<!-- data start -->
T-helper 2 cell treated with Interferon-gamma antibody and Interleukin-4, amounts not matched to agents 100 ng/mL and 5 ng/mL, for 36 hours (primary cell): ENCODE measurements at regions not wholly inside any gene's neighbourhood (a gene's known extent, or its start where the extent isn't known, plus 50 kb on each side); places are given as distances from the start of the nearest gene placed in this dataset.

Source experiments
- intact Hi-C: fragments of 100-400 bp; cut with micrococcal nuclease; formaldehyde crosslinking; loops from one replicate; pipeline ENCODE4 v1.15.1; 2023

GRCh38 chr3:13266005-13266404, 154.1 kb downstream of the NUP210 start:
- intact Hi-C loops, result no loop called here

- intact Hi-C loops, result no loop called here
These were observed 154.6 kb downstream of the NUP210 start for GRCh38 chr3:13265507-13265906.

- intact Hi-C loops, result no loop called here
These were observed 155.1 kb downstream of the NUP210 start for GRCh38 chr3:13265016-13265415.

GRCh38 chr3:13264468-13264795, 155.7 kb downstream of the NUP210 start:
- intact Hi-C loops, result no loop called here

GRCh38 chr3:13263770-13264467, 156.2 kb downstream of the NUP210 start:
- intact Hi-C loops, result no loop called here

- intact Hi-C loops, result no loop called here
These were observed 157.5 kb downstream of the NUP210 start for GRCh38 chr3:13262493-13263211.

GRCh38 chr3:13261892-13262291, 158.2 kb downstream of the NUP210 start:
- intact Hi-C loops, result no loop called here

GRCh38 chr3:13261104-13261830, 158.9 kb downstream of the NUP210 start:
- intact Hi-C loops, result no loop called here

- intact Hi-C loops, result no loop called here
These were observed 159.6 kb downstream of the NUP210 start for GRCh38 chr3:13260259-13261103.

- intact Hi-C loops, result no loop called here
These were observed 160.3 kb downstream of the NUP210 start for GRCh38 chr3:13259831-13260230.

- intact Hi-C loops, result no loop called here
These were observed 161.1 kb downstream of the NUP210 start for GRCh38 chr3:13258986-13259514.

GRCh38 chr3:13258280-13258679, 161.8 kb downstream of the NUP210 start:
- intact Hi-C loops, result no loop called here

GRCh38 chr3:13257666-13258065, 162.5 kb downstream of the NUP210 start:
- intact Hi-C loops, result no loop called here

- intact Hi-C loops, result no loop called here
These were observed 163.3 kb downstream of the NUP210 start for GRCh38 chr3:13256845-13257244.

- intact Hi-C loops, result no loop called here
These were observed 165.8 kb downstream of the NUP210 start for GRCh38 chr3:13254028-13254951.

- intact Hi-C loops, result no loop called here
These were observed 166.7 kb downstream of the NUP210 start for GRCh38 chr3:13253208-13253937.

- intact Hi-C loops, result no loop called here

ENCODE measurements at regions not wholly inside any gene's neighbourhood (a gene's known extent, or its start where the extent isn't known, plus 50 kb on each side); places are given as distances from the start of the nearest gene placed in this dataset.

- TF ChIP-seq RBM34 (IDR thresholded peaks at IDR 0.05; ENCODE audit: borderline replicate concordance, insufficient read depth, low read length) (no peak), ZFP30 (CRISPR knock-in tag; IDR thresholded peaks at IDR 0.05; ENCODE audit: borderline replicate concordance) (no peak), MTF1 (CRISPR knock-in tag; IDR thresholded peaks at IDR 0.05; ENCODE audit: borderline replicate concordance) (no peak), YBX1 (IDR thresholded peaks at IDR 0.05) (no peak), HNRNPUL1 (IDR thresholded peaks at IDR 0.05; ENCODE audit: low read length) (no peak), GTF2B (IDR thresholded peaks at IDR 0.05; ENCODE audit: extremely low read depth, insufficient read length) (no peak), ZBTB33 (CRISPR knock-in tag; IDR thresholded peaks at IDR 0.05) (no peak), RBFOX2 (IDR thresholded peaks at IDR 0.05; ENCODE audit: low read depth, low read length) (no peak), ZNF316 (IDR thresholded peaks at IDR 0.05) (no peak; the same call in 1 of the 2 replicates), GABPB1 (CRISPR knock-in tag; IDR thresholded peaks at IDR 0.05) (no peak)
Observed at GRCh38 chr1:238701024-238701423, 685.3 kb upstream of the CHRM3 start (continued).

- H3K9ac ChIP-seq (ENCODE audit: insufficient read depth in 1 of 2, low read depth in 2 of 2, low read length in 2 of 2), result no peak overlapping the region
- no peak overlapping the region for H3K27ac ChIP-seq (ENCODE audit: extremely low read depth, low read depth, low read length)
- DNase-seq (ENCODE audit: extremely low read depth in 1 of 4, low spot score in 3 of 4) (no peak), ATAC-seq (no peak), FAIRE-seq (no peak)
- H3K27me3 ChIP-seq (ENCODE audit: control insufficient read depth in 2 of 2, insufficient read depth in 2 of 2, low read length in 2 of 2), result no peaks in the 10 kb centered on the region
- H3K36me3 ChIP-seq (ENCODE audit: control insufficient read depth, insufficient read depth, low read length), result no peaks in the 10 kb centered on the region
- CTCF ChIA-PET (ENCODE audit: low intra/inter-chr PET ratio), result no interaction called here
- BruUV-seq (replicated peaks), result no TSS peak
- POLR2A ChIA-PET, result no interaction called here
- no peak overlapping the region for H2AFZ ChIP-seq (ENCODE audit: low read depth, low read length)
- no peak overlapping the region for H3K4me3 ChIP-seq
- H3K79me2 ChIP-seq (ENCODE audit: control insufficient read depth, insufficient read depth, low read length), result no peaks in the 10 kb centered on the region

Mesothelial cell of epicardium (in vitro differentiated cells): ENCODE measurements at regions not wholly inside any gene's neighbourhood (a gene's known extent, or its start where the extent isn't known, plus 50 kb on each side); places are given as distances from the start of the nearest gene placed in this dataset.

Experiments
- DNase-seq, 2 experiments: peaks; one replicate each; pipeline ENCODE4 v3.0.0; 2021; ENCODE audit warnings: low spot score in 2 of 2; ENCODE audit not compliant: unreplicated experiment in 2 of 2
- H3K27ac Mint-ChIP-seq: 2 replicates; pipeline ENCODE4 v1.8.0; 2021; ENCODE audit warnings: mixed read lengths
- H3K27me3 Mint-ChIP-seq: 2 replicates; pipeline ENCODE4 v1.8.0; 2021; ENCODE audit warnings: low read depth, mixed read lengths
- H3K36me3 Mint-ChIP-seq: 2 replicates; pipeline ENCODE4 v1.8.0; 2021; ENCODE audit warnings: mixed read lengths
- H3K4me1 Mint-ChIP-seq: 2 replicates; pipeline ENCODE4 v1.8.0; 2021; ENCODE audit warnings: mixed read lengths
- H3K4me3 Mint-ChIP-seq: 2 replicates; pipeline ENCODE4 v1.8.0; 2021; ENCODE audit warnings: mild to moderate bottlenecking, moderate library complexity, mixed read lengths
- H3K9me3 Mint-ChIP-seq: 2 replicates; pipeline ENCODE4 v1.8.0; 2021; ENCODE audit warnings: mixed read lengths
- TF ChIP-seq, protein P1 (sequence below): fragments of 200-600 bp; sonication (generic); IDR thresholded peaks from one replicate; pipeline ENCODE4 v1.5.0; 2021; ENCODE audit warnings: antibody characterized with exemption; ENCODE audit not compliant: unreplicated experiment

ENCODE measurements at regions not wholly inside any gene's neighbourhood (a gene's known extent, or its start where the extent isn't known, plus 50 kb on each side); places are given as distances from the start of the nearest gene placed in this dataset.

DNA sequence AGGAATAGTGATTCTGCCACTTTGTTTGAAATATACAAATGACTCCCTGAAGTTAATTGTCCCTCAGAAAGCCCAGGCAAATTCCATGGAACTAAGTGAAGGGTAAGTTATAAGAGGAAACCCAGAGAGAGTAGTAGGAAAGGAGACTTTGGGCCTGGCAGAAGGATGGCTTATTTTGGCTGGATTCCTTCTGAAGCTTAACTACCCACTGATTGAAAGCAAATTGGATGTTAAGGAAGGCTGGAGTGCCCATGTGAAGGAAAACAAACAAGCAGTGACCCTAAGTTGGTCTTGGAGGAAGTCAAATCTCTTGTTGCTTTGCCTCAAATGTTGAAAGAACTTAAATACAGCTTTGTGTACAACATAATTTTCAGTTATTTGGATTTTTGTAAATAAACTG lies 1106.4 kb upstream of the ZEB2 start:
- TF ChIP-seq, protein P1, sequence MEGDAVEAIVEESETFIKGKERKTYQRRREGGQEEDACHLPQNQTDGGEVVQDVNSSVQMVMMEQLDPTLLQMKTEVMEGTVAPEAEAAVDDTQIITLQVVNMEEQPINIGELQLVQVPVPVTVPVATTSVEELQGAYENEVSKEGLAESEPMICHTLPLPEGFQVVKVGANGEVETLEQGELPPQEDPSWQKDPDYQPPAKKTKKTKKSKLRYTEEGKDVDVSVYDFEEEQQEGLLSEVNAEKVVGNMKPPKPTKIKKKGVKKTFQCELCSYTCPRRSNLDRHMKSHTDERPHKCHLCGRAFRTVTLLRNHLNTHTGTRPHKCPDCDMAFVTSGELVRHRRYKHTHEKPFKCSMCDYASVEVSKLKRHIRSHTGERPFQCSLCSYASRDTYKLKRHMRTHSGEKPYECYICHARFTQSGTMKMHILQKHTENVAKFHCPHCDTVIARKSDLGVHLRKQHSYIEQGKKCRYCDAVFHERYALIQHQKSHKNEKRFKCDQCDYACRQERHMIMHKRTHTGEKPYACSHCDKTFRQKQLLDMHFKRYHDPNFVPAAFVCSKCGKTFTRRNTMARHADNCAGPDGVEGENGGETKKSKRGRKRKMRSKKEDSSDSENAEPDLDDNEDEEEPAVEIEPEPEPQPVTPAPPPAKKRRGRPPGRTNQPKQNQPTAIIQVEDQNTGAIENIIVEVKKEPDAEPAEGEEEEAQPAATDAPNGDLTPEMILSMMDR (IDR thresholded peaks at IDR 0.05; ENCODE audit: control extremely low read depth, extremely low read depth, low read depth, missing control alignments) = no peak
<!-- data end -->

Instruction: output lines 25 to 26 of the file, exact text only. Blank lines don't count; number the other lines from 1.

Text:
These were observed 161.1 kb downstream of the NUP210 start for GRCh38 chr3:13258986-13259514.

GRCh38 chr3:13258280-13258679, 161.8 kb downstream of the NUP210 start: